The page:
After Iancu suffered a nervous collapse, he spent the rest of his life traveling the Apuseni Mountains, and living on whatever alms that the impoverished local townsfolk could spare for him. Many in the town remembered him for his singing sad Romanian peasant songs and playing his flute. Avram Iancu died on the 10th September 1872, at Baia de Criș at the age of 48. He was buried according to his wish in the village of Tebea where by tradition is the place that the Revolt of Horea, Cloșca and Crișan had started.

The region of Transylvania was eventually ceded to the Kingdom of Romania in 1920 as a result of the aftermath of World War I. After Romania’s restoration of democracy in 1989, an image of Avram Iancu was depicted on new Romanian 5000 Lei banknotes as tribute to his heroism. He was officially declared a Hero of the Romanian Nation in November 2016 by the Parliament of Romania and President Klaus Iohannis.

The gold, silver and base metal proof coins are produced by the Monetăria Statului, Romanian State Mint at their facilities in Bucharest on behalf of the National Bank. The obverse side shared on all three options includes a three-quarter profile portrait of Avram Iancu facing to the right and based on an oil portrait painted in 1849 by Romanian artist Barbu Iscovescu (1816–1854). Iancu’s facsimile signature is superimposed and placed just under his image. The commemorative years 1824 - 1872 is seen along the left rim and the additional text AVRAM IANCU is placed along the right rim.  The reverse side depicts Iancu’s birth home located in the village named in his honour. To the right is the shield or crest of Romania and above the primary design is the text ROMANIA. Superimposed over the house is the denomination of each option – 500 LEI (gold) 10 LEI (silver) and 1 LEU (brass).  

Denomination Metal Weight Diameter Quality Mintage limit 
1 LeuBrass23.537 mm.Proof5,000
10 Lei .999 Silver  31.1 g. 37 mm. Proof 5,000
500 Lei .999 Gold 31.1 g. 35 mm. Proof 1,000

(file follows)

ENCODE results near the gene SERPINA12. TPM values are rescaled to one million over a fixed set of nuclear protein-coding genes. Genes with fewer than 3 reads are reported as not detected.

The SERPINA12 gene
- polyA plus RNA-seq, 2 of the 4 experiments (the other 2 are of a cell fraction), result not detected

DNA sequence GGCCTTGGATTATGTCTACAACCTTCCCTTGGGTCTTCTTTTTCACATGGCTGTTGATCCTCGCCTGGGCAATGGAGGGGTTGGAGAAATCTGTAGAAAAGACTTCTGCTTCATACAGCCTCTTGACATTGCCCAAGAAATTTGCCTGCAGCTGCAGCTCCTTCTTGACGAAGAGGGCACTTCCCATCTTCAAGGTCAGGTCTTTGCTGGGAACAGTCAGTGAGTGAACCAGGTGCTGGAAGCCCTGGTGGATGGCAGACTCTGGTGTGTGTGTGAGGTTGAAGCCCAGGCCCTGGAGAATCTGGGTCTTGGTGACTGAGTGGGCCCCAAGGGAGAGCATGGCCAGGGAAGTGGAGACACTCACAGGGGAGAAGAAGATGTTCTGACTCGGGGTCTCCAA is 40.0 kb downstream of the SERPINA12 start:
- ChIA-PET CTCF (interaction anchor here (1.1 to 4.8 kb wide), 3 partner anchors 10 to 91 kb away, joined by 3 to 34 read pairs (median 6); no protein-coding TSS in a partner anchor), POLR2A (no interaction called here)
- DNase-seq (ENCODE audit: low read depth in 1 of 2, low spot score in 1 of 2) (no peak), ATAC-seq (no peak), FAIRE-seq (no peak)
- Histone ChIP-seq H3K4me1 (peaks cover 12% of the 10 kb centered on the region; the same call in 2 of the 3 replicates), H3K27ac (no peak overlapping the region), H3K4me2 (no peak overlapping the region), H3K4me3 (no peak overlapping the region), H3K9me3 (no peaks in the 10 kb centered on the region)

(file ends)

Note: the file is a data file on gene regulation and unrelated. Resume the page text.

Available from the 17th April, each encapsulated coin is accompanied with a certificate of authenticity containing the signatures of the NBR governor and the central cashier. They are available directly through the Bucharest, Cluj, Iasi, and Timişoara regional branches of the National Bank of Romania. For additional information, please visit the website of the National Bank of Romania.

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Author: Michael Alexander

Michael Alexander image Michael’s background in both numismatics and banknotes spans more than three decades and whose activities have varied from being a dedicated world coin collector to coin & medal design, marketing, theme concept and production. His additional interests include banknote research and in 1997, he founded the London Banknote and Monetary Research Centre to further these interests and activities. The company continues to offer monthly currency bulletins to both online and printed publications which includes information about the latest banknote news and releases from Central Banks and Monetary Authorities around the world. Michael has been a contributor to COIN NEWS magazine based in the UK since 1998 where many of his in-depth interviews, articles and bulletins have been published.